Behavior & Environment

Tactics for Everyday Negotiations with Kids

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Every day we negotiate with the kids and adults we interact with. They’re most often small negotiations like what activity to do or how to best address a challenging behavior. Being able to quickly and comfortably navigate these small negotiations throughout the day plays a big part in maintaining a positive, (relatively) stress-free environment for ourselves and the kids in our care. However, when small negotiations become burdensome, when a small thing feels like a big deal, our stress level quickly rises. We’ll look at some tools to help us move through our daily negotiations more easily. 

1.  Identify Shared Goals
It’s a lot easier to get to a consensus when we can identify our shared goals. Even when on the surface it seems like you have nothing in common, if you pull back far enough, you’ll find common ground. For example, imagine some kids want to do a 30-minute paint project for the afternoon activity and other kids want to do a 2 hour Lego plane build. You only have room for one of those activities. Instead of permitting the kids to jump into defending their choice, you can begin the negotiation by recognizing your shared goal of wanting to do something creative and fun in the afternoon. Once that is recognized, you can work backwards towards possible solutions. You might say something like, “We have the space to do one activity at a time. With that in mind, how can we reach our goal of doing something creative and fun this afternoon?” Kids are great problem solvers so you may hear ideas like painting today and building tomorrow, taking the painting outside and using the indoor space to build, or agreeing on a 3rd option everyone likes.

The same tool works with adults. Imagine you have a parent who wants to ignore a behavior problem and you want to tackle it head-on. After some discussion, you realize you’re quickly heading towards an impasse where you’re both caught in a loop of defending your own positions. Instead, you pull back and start again with your shared goal of helping the child. You might say something like, “I know both our ideas are based on a shared goal; helping Sam. If you’re willing, I’d like to talk about the advantages of letting the behavior run its course (the parent’s words) and also the advantages of intervening. I know we can find a way to help Sam through this.” This redefines the negotiation as a collaboration rather than a conflict.

Using shared goals to reframe a negotiation is a genuine and easy way to move towards an agreement. Once you start modeling it with kids and clients, you’ll find they begin to think that way too.

2. Use Open-Ended Questions

Before you can truly collaborate with someone, you have to understand where they’re coming from. This understanding comes from genuinely asking open-ended questions and listening to understand, not to reply. 

For example, imagine you have a 6-year-old who doesn’t want to participate in the upcoming field day. Rather than forcing them to join in, you can ask things like “What pops into your mind when you think about field day?”, “Tell me about a time when you participated in a field day before?” or “What would make field day fun for you?” The exact question isn’t important; what’s important is that it gives you a view into what the child is thinking and feeling.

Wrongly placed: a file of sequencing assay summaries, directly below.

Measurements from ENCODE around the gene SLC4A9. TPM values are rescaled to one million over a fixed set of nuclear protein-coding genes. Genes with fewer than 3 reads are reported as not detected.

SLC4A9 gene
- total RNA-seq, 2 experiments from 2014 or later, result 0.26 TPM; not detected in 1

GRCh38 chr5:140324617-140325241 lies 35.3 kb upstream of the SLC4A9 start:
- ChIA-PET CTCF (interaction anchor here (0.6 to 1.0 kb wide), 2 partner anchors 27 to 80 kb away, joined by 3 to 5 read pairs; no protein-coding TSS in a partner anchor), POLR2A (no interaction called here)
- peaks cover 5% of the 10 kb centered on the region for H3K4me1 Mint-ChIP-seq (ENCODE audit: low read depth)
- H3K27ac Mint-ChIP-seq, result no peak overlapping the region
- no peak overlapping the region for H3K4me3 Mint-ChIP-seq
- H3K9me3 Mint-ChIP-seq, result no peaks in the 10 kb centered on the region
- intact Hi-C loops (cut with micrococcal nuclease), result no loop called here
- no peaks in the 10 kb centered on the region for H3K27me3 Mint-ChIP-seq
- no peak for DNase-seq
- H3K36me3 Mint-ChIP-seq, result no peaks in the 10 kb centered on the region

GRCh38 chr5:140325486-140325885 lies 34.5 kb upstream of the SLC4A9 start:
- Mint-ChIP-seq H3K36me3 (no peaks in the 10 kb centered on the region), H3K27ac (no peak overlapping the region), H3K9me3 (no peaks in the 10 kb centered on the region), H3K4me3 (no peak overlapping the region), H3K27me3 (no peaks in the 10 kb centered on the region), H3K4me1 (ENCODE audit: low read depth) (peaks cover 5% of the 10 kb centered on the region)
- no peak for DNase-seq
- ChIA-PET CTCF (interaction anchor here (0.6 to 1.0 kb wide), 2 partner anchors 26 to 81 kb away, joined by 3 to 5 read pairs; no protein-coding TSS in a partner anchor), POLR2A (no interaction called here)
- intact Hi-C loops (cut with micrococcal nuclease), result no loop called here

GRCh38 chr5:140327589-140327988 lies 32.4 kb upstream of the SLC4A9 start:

The same idea applies to adults too. For example, imagine you have a parent client who wants their child to arrive late and still get breakfast, even though it’s against your policy. You want to help the family but you’re not sure what you can do. Asking questions like “What is your morning routine like?” or “What would you like morning time here to look like for Sam?” will give you some insight into possible solutions.

The one question that is hard for adults and kids to answer is “Why?” Most people can’t easily articulate why they think, feel, want, or not want something or behave in a certain way. Good open-ended questions get to the why in a roundabout way.

3. Utilize Collaborative Language Tools

  • Invite Input – When you’re done sharing your perspective, invite the other person to also share theirs. For example, when you say to a parent “I don’t feel our current way of communicating around Michael’s homework works very well” you can add, “How do you feel our communication is working?” This simple invitation shows the other person you’re interested in their viewpoint, not just your own. It also makes it easier for them to focus on their thoughts and feelings, rather than just respond to yours.

  • Encourage Brainstorming – Problem-solving doesn’t come naturally to everyone. You may feel that when you’re faced with a problem, brainstorming is a given, however, many people don’t naturally move to that step in a conversation. You can guide them through the transition by saying “Thanks for sharing your perspective. I’d like your help in brainstorming a solution that will work for both of us.”

  •  Buy In Question – Often times in problem-solving we suggest a solution that can sound to the listener, like an order or ultimatum even when that’s not our intention. Using a buy in question can remind them that while we have our own ideas, we want to make sure they’re on board. It’s also another invitation to share other ideas. Adding something like “Does that work for you?” is a simple way to make sure that the other person is on the same page around moving forward.

Words matter. Even a small change in the way you present an idea or engage another person can greatly affect how successful the conversation is.